(A) In Japan, which is subject to frequent earthquakes, the behavior or catfish has long been associated with earthquakes.
(B) Mechanical methods for detecting earthquakes have not been effective.
(C) Tremors lead to the release of hydrogen sulfide gas into the water, thereby causing various fish and shellfish to behave erratically.
(D) Careful construction can reduce the dangers posed by earthquakes.
(E) Even very slight fleeting tremors can cause catfish to swim erratically.

What is the argument? Monitor catfish to predict “dangerous” earthquakes.

It is very important to define the X and Y very precisely as the whole question changes if the word dangerous is removed!

Option (E), the correct option, shows that the plan is not implementable since catfish swim erratically even for the slightest tremor. So while you can monitor catfish you cannot predict whether there will be a dangerous earthquake since catfish will swim erratically even for the smallest tremor, making the plan un-implementable.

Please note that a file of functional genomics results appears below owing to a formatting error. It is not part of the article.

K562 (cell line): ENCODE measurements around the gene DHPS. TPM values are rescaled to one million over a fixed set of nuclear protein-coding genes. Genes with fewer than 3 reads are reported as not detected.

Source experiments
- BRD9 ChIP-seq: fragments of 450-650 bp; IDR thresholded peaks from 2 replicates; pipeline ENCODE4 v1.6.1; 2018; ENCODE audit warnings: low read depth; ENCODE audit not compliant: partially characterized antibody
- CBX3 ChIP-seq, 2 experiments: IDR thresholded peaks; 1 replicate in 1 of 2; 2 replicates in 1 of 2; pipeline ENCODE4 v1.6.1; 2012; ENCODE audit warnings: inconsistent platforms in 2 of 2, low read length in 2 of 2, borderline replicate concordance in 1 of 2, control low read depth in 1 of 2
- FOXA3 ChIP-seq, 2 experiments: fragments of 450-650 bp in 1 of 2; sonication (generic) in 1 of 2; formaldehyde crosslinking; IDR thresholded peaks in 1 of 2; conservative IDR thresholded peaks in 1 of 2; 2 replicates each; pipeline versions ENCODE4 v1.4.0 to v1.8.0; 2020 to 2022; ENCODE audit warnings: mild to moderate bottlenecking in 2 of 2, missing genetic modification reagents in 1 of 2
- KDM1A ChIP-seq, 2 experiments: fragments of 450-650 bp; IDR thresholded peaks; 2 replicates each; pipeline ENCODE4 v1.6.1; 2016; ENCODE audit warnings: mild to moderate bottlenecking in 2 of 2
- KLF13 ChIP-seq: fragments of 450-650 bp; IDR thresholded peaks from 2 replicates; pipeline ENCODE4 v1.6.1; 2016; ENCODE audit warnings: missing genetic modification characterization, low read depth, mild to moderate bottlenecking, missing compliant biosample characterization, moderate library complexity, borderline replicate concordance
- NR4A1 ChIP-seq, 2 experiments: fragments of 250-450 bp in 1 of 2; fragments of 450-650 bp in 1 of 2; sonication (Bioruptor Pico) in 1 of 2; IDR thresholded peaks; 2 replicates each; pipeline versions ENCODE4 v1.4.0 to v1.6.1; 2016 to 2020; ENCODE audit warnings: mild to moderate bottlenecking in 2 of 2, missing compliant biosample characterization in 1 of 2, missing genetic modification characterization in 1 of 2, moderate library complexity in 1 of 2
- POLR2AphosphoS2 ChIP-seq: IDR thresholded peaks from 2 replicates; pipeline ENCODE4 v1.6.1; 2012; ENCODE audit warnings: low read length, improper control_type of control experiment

Option Type 2: Side effects
The only other way to strengthen/weaken a PoA argument type revolves around the presence or absence of side effects. Let us look at a couple of questions to understand this pattern.

Weaken Type
Some manufacturers of computer software have proposed cutting costs by distributing instruction manuals for their programs on computer disk only, so that computer users can refer to them on a computer screen rather than having to deal with unwieldy printed manuals that are costly for manufacturers to produce.